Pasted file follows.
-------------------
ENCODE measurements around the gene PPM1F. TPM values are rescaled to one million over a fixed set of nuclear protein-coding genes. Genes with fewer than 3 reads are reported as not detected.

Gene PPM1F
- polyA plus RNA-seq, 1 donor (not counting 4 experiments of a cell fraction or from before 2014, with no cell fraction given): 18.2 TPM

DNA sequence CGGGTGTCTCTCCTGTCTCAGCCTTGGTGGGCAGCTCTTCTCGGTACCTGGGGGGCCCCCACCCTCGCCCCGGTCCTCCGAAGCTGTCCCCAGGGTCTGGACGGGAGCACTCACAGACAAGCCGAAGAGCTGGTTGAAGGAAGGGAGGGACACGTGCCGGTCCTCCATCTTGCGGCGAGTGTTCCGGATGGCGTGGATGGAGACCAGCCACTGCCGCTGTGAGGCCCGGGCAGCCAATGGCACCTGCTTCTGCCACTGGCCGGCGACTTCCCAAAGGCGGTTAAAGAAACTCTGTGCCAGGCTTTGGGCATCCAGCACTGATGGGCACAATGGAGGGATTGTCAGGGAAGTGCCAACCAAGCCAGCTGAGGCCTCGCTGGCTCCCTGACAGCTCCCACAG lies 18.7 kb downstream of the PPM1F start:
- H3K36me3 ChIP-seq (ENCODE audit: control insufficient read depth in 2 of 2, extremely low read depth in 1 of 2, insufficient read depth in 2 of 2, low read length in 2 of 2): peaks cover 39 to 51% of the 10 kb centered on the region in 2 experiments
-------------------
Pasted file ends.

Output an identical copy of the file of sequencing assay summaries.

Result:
ENCODE measurements around the gene PPM1F. TPM values are rescaled to one million over a fixed set of nuclear protein-coding genes. Genes with fewer than 3 reads are reported as not detected.

Gene PPM1F
- polyA plus RNA-seq, 1 donor (not counting 4 experiments of a cell fraction or from before 2014, with no cell fraction given): 18.2 TPM

DNA sequence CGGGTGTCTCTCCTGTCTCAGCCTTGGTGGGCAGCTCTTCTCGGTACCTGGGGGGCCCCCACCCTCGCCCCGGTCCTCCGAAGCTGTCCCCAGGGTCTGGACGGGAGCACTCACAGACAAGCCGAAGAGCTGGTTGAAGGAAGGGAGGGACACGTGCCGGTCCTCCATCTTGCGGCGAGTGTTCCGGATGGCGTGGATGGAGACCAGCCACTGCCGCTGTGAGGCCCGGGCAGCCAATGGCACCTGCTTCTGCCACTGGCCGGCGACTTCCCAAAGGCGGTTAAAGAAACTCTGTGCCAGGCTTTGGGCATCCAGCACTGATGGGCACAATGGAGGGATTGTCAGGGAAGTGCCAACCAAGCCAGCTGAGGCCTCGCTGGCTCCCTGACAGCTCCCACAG lies 18.7 kb downstream of the PPM1F start:
- H3K36me3 ChIP-seq (ENCODE audit: control insufficient read depth in 2 of 2, extremely low read depth in 1 of 2, insufficient read depth in 2 of 2, low read length in 2 of 2): peaks cover 39 to 51% of the 10 kb centered on the region in 2 experiments